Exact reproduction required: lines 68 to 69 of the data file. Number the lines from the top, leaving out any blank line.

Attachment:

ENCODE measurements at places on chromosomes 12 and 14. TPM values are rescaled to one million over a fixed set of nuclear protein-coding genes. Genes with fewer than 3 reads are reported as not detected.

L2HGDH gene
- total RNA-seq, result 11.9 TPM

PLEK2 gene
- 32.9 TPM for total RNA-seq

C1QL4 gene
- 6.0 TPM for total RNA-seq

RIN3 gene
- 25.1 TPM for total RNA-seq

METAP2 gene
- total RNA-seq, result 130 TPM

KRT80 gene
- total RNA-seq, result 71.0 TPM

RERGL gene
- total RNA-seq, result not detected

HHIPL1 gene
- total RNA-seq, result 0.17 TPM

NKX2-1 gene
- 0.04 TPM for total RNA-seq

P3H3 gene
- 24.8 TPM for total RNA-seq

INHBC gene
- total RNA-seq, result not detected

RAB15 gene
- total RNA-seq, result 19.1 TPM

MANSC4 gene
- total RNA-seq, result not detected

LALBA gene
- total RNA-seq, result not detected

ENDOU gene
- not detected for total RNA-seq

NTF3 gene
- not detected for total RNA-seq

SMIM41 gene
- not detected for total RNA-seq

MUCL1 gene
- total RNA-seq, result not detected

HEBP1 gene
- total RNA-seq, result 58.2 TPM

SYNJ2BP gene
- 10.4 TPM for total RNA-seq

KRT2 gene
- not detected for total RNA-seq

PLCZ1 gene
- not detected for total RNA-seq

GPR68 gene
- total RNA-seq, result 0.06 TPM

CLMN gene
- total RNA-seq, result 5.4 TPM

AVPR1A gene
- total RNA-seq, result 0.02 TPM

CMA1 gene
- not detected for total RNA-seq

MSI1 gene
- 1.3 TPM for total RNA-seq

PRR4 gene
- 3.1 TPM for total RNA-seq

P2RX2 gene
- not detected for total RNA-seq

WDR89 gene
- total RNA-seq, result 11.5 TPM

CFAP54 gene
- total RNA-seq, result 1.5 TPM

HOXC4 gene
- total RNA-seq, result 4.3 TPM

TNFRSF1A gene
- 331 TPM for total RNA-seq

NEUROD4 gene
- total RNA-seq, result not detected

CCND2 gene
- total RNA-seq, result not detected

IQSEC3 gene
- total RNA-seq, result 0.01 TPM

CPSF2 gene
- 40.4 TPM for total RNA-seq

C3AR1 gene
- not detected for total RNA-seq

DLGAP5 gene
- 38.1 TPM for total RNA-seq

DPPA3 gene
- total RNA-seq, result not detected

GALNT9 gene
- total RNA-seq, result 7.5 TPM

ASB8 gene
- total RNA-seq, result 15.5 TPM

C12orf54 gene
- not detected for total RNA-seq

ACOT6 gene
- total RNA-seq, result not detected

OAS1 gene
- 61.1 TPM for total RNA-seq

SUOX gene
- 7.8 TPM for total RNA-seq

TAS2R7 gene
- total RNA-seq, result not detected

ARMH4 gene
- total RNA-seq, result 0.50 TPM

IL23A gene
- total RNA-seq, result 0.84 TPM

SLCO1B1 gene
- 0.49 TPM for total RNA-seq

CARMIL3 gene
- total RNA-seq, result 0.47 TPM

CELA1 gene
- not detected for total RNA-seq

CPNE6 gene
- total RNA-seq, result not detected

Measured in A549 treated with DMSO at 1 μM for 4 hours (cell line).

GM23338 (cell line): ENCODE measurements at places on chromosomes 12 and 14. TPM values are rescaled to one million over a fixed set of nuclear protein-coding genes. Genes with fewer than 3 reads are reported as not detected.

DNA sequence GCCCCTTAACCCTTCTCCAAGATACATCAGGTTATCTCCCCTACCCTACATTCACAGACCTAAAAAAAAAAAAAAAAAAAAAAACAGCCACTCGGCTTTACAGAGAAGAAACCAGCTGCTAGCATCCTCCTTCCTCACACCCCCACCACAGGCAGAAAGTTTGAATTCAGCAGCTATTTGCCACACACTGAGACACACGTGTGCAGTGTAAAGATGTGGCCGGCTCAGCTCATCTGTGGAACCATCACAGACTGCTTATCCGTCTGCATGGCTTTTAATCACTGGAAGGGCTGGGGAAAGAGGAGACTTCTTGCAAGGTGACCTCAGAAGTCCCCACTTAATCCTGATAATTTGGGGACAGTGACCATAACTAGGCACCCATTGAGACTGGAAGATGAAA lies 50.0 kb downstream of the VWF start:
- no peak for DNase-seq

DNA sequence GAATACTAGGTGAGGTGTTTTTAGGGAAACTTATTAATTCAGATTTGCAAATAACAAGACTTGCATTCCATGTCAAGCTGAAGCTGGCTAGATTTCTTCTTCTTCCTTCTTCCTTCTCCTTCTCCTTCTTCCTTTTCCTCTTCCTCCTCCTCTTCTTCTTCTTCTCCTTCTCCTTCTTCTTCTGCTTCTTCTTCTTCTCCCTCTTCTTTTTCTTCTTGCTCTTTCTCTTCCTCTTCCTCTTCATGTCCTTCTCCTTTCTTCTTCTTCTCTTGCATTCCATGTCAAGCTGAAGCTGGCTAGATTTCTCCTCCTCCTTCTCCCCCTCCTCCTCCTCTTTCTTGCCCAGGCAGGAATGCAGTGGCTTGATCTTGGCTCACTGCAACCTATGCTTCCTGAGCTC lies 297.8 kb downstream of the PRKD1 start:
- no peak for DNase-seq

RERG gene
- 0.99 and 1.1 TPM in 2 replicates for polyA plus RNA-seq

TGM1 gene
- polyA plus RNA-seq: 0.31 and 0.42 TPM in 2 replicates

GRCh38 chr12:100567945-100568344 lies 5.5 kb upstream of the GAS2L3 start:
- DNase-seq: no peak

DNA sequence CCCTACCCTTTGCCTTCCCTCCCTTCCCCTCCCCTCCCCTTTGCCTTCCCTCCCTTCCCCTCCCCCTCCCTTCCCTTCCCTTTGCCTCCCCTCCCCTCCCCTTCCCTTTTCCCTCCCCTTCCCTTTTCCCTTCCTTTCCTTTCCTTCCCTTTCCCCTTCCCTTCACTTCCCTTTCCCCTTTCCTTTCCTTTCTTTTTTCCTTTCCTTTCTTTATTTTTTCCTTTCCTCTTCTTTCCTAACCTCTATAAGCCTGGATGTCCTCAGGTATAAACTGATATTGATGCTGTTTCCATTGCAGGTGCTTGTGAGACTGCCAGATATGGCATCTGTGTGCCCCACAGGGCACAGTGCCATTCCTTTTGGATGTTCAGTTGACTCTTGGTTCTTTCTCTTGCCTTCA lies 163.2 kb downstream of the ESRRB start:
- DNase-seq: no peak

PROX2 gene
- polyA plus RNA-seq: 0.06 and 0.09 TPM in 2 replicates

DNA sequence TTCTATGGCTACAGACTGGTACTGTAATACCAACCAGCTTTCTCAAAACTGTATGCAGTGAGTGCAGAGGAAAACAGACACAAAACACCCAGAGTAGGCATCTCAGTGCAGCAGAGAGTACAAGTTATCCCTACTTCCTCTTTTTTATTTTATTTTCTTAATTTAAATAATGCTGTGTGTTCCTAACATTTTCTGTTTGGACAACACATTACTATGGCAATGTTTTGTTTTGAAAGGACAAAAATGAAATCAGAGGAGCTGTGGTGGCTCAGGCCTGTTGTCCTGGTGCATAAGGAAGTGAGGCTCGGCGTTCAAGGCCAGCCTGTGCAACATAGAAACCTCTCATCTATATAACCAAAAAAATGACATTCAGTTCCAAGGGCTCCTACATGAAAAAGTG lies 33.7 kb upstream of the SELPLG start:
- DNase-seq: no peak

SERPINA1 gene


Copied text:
NEUROD4 gene
- total RNA-seq, result not detected